2) re contouring tongue
3) re contouring shell @ tongue
4) lowering footbed/orthotic
5) grind heel of shell to move foot/liner back

I feel that stretching the ankle can often lead to too much pronatory room and lead to a loss of power. I'd rather work the liner and grind the shell to accommodate pronatory issues. Last, the footbed may need more balancing /posting to control excess motion.

Quote:
As I begin to fashion and form various density foam materials to obtain relief- I remembered yeas ago up at Whistler purchasing "Intuition" heat moldable foam liners (dont recall if they helped at all)..would it be worth a shot to try these in my current Salomon X-Wave 9's? They are from many years ago..do they retain there inital moding shape? Do they need to be remodeled to fit the different shell?
The "Intuition" liners can be remolded. If they are very old, the nylon may become separated from the internal EVA foam and droop when they are heated and cooled. If the liners were in a different boot, they should be molded for the most recent boot.
post #3 of 11
Skiume, welcome to the nuthouse

i think Billy sums that up pretty well, one additional thought.... is there a lot of excess volume in the boot? are you overtightening to try and take this up which could be exserting pressure on the area where you are suffering......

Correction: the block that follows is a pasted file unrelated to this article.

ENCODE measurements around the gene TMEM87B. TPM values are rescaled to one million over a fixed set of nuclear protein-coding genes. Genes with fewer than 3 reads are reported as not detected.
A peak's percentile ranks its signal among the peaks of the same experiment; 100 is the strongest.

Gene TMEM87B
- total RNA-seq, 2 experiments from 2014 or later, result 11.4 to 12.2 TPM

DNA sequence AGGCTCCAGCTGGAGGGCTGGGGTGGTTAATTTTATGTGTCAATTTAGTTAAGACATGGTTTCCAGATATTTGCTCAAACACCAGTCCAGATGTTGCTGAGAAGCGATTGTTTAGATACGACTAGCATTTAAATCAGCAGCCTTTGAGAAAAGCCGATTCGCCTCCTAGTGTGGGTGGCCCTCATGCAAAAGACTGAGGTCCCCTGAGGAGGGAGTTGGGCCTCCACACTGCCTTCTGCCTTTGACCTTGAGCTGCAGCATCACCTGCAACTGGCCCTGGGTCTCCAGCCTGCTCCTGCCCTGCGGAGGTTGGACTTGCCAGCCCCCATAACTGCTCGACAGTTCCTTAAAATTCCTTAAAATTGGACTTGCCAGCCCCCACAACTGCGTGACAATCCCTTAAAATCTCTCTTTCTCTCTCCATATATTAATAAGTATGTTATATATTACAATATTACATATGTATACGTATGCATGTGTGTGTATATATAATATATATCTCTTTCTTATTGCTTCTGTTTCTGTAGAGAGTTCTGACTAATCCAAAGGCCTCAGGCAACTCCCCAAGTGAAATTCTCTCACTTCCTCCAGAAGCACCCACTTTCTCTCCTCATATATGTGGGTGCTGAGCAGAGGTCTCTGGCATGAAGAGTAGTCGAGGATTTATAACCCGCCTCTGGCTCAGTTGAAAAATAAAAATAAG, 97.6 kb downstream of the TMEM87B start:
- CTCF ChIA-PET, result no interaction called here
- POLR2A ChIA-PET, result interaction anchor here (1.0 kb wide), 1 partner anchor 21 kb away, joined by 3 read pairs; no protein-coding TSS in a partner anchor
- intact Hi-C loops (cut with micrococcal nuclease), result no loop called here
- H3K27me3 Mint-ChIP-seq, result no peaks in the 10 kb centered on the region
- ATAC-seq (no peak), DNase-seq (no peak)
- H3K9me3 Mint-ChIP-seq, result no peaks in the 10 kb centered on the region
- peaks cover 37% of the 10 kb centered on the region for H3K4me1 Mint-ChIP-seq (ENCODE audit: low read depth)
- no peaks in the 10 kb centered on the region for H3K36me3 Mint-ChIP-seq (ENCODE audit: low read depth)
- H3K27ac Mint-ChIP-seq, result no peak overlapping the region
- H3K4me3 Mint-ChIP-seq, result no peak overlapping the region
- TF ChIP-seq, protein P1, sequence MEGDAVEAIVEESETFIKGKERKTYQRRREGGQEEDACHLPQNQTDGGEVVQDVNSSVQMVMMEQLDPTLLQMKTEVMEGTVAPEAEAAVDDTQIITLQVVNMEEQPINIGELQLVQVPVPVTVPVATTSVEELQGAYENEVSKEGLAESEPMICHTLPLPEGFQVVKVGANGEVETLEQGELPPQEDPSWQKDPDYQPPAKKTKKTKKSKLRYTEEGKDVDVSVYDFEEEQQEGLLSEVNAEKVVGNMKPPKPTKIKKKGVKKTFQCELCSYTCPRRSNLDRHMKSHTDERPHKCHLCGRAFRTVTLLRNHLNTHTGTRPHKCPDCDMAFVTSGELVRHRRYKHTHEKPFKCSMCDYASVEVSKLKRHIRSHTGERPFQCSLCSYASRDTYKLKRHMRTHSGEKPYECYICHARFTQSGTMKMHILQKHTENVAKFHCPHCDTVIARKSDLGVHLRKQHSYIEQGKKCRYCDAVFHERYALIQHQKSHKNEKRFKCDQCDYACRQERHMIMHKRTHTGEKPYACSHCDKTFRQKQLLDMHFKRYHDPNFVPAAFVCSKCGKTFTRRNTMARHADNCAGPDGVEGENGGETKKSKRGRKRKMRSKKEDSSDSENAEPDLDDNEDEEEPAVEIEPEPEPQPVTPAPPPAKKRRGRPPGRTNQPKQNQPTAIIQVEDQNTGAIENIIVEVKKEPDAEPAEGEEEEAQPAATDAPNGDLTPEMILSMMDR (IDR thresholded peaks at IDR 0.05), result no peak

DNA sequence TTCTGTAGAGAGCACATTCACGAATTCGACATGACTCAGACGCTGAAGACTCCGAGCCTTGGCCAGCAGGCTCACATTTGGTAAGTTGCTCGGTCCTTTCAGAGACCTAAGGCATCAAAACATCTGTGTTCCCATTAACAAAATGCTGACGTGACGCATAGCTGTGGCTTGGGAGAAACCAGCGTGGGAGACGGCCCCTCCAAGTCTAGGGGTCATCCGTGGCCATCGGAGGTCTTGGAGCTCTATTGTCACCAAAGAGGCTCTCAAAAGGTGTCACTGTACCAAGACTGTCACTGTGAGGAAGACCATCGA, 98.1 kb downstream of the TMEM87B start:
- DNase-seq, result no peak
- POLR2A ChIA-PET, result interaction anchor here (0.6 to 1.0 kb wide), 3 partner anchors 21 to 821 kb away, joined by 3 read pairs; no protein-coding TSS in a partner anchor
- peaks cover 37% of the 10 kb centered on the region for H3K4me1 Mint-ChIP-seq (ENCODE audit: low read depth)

i think it is time to find a recomended fitter and have a fresh set of eyes look at this one

good luck
post #4 of 11
Thread Starter 
Thanks to Cantman and CEM for welcome and speedy responses.

Did you feel the prior punching @ the sore spot sacrificed boot feel for comfort?
Yes- at times it feels as if the left boot may be "overly punched"

Is the area that is sore over the anterior tibialis tendon?

No- not over the tendon- more just lateral and posterior to it and slightly lower towards the plantar surface(extending an index finger between front of medial mallelous and the path of ant tib tendon - tip of finger goes right to spot).

New beds were just made by a highly touted (on this board- prefer not to mention names) which he claimed was the cause ( an improperly made inital one- cost me another 200 and solved nothing).

Slight heel lifts (ramps) added to inner board both sides.

To CEM's point - No- no extra volume, a very good "shell sizing", only possible bit of extra vol possibly at point of (R) punch; if in fact it is too severe.